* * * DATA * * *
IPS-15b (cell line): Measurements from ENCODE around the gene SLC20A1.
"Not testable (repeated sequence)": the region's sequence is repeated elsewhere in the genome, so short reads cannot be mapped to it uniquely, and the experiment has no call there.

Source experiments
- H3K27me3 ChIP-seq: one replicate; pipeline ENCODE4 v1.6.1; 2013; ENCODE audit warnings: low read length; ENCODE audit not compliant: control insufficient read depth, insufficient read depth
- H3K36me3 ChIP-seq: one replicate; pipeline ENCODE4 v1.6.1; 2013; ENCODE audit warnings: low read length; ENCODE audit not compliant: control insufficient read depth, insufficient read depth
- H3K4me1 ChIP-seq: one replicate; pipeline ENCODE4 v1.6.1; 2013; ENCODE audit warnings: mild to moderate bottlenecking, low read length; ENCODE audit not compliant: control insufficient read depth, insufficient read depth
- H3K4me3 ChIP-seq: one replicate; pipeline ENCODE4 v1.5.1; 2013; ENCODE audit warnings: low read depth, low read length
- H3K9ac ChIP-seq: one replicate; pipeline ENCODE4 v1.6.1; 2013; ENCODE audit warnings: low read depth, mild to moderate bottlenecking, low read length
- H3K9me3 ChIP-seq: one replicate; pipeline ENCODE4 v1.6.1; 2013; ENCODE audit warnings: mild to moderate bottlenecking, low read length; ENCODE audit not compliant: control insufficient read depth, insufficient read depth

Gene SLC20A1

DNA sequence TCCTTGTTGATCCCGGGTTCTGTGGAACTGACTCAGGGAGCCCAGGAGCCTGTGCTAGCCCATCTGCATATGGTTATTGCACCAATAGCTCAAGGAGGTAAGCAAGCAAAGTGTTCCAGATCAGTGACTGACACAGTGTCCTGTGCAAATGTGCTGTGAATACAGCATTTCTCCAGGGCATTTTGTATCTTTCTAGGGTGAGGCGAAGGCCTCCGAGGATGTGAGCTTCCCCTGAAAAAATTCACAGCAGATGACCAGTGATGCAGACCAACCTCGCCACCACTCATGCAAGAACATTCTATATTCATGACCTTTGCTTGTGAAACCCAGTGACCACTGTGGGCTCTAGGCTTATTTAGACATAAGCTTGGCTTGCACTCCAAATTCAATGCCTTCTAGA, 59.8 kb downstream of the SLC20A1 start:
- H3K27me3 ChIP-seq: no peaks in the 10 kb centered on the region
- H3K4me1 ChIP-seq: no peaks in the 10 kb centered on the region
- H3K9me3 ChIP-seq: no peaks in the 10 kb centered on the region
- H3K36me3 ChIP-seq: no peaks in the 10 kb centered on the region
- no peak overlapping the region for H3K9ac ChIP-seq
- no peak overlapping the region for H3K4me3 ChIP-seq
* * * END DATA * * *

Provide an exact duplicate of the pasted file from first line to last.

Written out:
IPS-15b (cell line): Measurements from ENCODE around the gene SLC20A1.
"Not testable (repeated sequence)": the region's sequence is repeated elsewhere in the genome, so short reads cannot be mapped to it uniquely, and the experiment has no call there.

Source experiments
- H3K27me3 ChIP-seq: one replicate; pipeline ENCODE4 v1.6.1; 2013; ENCODE audit warnings: low read length; ENCODE audit not compliant: control insufficient read depth, insufficient read depth
- H3K36me3 ChIP-seq: one replicate; pipeline ENCODE4 v1.6.1; 2013; ENCODE audit warnings: low read length; ENCODE audit not compliant: control insufficient read depth, insufficient read depth
- H3K4me1 ChIP-seq: one replicate; pipeline ENCODE4 v1.6.1; 2013; ENCODE audit warnings: mild to moderate bottlenecking, low read length; ENCODE audit not compliant: control insufficient read depth, insufficient read depth
- H3K4me3 ChIP-seq: one replicate; pipeline ENCODE4 v1.5.1; 2013; ENCODE audit warnings: low read depth, low read length
- H3K9ac ChIP-seq: one replicate; pipeline ENCODE4 v1.6.1; 2013; ENCODE audit warnings: low read depth, mild to moderate bottlenecking, low read length
- H3K9me3 ChIP-seq: one replicate; pipeline ENCODE4 v1.6.1; 2013; ENCODE audit warnings: mild to moderate bottlenecking, low read length; ENCODE audit not compliant: control insufficient read depth, insufficient read depth

Gene SLC20A1

DNA sequence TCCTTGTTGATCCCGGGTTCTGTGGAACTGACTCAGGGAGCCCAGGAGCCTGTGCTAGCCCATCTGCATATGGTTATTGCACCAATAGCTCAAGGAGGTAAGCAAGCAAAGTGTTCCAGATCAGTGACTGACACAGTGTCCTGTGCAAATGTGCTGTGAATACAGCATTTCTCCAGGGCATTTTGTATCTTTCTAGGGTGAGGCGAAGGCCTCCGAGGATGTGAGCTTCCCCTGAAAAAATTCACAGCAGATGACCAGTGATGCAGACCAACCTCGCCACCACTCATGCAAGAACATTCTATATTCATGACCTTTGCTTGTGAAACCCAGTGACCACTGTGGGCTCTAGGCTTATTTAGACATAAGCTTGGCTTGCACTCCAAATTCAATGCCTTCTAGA, 59.8 kb downstream of the SLC20A1 start:
- H3K27me3 ChIP-seq: no peaks in the 10 kb centered on the region
- H3K4me1 ChIP-seq: no peaks in the 10 kb centered on the region
- H3K9me3 ChIP-seq: no peaks in the 10 kb centered on the region
- H3K36me3 ChIP-seq: no peaks in the 10 kb centered on the region
- no peak overlapping the region for H3K9ac ChIP-seq
- no peak overlapping the region for H3K4me3 ChIP-seq